People realize we’re living with water. But the question is: how do we protect the landscape, but also protect the rights of everyone?
Earlier this year, Louisiana received $95 million from the Rebuild by Design competition to adapt to climate change. Some of those funds will also help the tribal Houma community on Isle de Jean Charles, whose land has submerged by an amazing 98 percent since 1955, move to a new location. Given New Orleans is experiencing both sea level rise and sinking land, can you imagine this city conducting a strategic retreat in places, or have to move communities wholesale to new locations?
Right after Katrina, there was the “green dot plan,” which basically asked, “Why should people be allowed to come back, for instance, to the Lower Nine? Why should people be able to come back into a place that would flood?”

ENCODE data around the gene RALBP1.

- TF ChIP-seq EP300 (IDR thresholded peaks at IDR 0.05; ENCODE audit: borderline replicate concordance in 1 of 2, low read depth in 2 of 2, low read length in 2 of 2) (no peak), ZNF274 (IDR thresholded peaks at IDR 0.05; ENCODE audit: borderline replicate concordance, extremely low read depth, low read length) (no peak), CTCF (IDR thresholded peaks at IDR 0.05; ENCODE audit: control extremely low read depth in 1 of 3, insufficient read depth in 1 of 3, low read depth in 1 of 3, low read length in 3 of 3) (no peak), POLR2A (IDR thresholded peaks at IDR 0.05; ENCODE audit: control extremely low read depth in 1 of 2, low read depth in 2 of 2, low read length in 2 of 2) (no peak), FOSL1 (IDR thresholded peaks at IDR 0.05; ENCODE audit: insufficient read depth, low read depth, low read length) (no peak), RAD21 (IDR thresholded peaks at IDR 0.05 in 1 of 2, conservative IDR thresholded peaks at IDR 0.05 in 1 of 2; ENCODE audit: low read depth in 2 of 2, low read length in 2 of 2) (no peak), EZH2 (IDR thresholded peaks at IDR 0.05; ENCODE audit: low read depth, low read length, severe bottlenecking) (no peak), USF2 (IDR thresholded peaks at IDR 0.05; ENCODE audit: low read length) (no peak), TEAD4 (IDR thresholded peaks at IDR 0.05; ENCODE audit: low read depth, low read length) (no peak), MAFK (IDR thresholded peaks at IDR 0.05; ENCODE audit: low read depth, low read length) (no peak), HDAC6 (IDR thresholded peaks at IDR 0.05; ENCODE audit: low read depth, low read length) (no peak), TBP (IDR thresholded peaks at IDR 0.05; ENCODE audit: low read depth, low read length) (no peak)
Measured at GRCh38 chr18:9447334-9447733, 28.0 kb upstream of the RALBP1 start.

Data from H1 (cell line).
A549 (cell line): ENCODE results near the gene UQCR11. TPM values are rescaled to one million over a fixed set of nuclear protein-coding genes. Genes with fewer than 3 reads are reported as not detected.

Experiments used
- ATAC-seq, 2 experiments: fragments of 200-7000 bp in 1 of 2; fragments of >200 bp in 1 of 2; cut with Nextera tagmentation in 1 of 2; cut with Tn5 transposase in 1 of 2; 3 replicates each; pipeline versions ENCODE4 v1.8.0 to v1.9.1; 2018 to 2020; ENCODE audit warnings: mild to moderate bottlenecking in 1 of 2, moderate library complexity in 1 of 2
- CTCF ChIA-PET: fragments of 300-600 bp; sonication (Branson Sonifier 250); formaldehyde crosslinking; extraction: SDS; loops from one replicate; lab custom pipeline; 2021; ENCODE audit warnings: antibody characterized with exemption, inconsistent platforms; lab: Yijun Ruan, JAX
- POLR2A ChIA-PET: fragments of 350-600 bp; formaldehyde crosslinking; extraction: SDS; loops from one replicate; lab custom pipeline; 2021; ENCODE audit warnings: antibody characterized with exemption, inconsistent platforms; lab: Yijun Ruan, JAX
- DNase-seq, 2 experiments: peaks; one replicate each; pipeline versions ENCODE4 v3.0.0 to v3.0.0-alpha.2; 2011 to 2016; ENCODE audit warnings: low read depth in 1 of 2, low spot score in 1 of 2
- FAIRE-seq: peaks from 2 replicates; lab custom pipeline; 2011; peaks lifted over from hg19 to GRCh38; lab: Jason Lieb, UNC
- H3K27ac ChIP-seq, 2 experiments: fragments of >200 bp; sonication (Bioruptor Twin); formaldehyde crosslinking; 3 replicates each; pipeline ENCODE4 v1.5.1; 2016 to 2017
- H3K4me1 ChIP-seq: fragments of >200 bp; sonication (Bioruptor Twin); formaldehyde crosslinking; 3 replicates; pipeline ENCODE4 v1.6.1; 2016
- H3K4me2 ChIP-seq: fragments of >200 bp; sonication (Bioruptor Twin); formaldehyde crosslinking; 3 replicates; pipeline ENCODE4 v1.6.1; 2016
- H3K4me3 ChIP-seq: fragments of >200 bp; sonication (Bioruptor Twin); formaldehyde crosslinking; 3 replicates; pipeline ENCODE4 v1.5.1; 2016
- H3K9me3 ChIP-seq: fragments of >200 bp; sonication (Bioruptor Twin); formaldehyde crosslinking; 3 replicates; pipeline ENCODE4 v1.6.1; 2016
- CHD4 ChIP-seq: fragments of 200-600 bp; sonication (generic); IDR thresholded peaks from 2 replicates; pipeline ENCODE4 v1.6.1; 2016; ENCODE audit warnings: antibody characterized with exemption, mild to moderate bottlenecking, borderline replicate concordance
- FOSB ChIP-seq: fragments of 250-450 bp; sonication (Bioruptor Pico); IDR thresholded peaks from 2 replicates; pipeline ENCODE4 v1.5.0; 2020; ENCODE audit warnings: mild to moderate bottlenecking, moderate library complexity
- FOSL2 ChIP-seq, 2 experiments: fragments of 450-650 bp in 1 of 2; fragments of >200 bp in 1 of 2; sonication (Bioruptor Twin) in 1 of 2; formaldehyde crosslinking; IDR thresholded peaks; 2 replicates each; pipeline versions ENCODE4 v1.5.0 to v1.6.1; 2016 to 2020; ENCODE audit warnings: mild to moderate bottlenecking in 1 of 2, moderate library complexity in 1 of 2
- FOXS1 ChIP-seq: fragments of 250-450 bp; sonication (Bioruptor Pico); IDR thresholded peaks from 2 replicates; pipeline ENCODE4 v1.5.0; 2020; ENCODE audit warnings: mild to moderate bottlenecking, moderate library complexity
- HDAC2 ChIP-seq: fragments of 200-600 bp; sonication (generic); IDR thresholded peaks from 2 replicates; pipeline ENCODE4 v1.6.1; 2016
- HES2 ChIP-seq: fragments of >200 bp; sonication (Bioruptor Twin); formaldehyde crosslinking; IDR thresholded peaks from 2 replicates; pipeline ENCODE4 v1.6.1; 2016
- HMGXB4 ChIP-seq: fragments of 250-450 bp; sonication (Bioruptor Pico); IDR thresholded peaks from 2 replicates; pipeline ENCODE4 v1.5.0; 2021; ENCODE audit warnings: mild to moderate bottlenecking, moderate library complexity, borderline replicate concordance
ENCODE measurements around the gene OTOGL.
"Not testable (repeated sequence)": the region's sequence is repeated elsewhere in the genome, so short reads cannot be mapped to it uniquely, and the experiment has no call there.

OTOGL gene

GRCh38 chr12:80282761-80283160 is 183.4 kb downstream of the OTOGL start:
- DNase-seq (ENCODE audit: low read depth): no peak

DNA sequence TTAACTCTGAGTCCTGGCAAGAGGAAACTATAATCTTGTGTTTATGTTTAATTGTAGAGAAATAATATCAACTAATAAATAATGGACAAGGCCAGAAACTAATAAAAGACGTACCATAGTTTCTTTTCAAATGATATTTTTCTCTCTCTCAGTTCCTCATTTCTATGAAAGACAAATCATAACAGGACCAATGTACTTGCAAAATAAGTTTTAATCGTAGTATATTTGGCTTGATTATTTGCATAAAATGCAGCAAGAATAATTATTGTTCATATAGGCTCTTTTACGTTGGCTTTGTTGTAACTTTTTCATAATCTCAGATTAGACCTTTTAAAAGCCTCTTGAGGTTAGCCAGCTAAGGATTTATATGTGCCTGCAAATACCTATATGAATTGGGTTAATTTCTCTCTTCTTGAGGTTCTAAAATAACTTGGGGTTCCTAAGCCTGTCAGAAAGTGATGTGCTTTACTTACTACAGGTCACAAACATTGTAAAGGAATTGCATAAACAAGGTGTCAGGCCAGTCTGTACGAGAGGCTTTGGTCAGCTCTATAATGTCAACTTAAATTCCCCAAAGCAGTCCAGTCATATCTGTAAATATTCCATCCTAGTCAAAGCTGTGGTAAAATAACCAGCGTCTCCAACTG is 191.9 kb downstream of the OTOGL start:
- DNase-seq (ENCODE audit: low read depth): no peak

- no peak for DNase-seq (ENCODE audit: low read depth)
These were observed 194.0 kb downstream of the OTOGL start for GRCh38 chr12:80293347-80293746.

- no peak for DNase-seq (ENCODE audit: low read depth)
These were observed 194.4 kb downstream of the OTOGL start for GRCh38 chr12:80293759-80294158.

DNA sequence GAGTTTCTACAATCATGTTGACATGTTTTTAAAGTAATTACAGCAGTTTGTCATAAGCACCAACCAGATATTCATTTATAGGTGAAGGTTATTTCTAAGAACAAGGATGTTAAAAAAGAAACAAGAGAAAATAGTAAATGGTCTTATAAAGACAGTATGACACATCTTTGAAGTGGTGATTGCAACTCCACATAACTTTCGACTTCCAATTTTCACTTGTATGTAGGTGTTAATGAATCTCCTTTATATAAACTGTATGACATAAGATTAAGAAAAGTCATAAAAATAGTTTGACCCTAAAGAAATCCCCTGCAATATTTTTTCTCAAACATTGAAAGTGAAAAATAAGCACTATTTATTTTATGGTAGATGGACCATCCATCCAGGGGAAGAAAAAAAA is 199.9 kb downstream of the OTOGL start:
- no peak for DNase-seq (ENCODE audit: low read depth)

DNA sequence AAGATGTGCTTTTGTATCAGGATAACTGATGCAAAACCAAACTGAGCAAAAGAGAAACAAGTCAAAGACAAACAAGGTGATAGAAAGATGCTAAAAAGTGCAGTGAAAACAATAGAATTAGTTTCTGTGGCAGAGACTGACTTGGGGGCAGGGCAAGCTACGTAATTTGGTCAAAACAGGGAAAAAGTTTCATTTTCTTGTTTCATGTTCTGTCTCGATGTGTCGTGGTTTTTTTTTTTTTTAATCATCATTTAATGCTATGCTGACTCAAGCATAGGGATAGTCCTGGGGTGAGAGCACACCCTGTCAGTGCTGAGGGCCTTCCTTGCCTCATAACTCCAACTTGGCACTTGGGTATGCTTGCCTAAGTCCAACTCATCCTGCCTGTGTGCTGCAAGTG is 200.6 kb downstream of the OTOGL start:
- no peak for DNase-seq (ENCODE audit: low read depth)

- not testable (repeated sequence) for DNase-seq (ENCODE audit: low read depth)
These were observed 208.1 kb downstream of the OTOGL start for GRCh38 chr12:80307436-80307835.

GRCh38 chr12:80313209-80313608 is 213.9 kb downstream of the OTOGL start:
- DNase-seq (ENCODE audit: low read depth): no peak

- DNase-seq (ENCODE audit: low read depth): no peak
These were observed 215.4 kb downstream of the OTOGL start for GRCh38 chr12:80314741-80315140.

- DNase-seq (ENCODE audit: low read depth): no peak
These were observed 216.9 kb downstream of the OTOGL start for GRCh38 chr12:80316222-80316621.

We are experiencing sea level rise and coastal erosion. A lot of that erosion is man-made because of dredging and shipping channels.
For me, the solution is rethinking density and diversity and helping people realize they’re going to have to live closer together with different people. We also have to densify so you can move people together safely, but keep them in the same region.
When Katrina occurred, a lot of people moved to Baton Rouge, because they thought that was safe. Now we just had flooding in Baton Rouge. We want to stay in our state and region. We should — it’s rich in heritage and culture and unique.
But we’re going to have to rethink how we live on the land. We’re going to have to be more sustainable in terms of how we use our resources and infrastructure. Right now, we all want to spread out and live in our own space. Sea level rise, flooding, coastal erosion are fighting against that way of living.